Since 1958, China has been operating a quasi-apartheid system, which is known officially as hukou – the household registration system that divides the population into two classes of citizens. Urban residents enjoy a myriad of benefits, from social welfare to subsidised health care, while rural residents are discriminated against and are not allowed to settle permanently in cities.
The once rigid system of internal control started to fall apart in the 1980s, when rural migrants, who number up to 269 million, flooded into the cities in search of better job opportunities. But they are still regarded as rural residents who can’t even enrol their children at the local state schools where they work. There are 60 million children who have been separated from their parents.
Beijing has vowed to end this system of quasi-apartheid. Chinese president Xi Jinping wrote in his doctoral thesis on agronomy 13 years ago that the government must reform the artificial distinction between the urban and rural household registration systems.
Beijing announced on Wednesday that the government would end the separate system of household registration for urban and rural residents. With the strike of a pen, China’s half-century-old quasi-apartheid system has been consigned to the historic dustbin.
Well, the abolition has indeed removed the most visible sign of discrimination; urban and rural residents will at last get their household registration in the same colour. Until now, urban resident’s hukou’s have been in red and rural resident hukou’s are in blue. But the devil is in detail.
Though the new policy has officially ended the dual-class registration system, it does not mean the barrier for rural migrants has been removed. In fact, Beijing’s move has only lowered entry barriers for smaller and medium-sized cities. Mega-cities like Beijing, Shanghai and Guangzhou are still fortresses for migrant workers.
For example, rural migrants are only allowed to settle in small cities and towns with half a million people or less. It gets progressively harder for migrants to get urban residential permits as the size of the city gets bigger. For example, if a migrant wants to settle in a big city with more than five million inhabitants, he or she needs to score enough points on a point-based system not dissimilar to Australia’s skilled migration point system.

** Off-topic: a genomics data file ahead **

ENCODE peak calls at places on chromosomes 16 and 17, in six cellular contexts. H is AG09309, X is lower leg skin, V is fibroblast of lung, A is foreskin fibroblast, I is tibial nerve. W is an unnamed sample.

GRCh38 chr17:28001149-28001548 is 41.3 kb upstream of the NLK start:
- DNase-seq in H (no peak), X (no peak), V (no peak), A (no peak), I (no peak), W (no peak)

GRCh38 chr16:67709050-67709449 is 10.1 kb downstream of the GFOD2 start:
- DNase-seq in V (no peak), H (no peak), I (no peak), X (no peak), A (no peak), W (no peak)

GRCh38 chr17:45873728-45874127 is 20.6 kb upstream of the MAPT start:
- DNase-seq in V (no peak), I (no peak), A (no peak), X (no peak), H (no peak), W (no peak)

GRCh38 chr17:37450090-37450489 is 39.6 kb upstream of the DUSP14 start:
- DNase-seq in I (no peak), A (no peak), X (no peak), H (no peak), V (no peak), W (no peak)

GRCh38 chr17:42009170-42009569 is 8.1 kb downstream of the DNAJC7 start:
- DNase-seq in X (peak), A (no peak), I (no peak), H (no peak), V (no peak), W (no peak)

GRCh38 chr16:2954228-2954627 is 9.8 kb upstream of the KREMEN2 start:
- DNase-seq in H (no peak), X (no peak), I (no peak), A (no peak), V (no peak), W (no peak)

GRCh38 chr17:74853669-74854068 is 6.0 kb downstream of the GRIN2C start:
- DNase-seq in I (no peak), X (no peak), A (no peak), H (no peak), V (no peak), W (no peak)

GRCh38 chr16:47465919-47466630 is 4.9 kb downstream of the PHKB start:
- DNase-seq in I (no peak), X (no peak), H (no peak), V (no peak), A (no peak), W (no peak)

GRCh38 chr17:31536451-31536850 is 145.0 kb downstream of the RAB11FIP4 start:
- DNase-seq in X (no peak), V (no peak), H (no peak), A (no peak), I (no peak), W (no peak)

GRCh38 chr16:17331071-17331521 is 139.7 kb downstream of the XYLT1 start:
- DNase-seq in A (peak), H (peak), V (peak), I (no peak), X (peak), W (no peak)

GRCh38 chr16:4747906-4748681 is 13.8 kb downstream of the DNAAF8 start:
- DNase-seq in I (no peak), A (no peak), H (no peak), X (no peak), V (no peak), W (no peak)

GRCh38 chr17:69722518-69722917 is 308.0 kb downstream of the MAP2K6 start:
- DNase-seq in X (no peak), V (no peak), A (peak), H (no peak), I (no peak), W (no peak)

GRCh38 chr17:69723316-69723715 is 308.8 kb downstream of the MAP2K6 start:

The vice-minister of public security Huang Ming said at the news conference that mega-cities with more than 10 million people attract about half a million migrants every year and the pressure on public utilities was tremendous. “Therefore, we need to strictly control the population size of mega cities,” he said.
The new policy is designed to lift China’s urbanisation rate, which is a major pillar of the country’s economic development strategy. Though China’s urbanisation rate stood at 53.7 per cent in 2013, only 35.7 per cent of them were officially classified as urban residents. The official goal for Beijing is to get 100 million migrant workers to settle permanently in cities and to boost the urbanisation rate to 60 per cent by the end of this decade.
However, the biggest challenge for this new policy is the country’s under-developed social security system and antiquated fiscal transfer system. Under the new system, cities are allowed to set their own admission standards for migrant workers under an over-arching framework and many are reluctant to take on the additional spending responsibility.
Under China’s 1994 tax-sharing agreement, the central government receives a lion’s share of the country’s tax revenue but at the same time delegates much of the social security spending responsibility to local governments.
A decade after the introduction of the agreement, local government revenue only accounted for 45 per cent of China’s total tax receipts, but it was responsible for 72 per cent of expenditure. For example, the education budget of local governments is 17 times the size of the central government, which has far superior financial firepower.
Local governments must also bear most of the responsibility for social security spending and their budget is seven times larger than Beijing’s. It is understandable why municipal governments are not in a hurry to open their gates to admit rural migrants in a larger number until their fiscal positions have been improved.
Perhaps most interestingly, many migrant workers don’t want to settle in cities permanently due to high costs as well as the fear of losing their farmland back at home. According to official surveys of Sichuan and Henan provinces, two large suppliers of migrant workers in China, 90 per cent of their migrant workers don’t want to live in cities permanently.
Though China has abolished the most glaring discriminatory aspect of its hukou system, it will be a long time before Chinese citizens can move freely from the countryside to the city (China must end its economic apartheid 17 December 2014).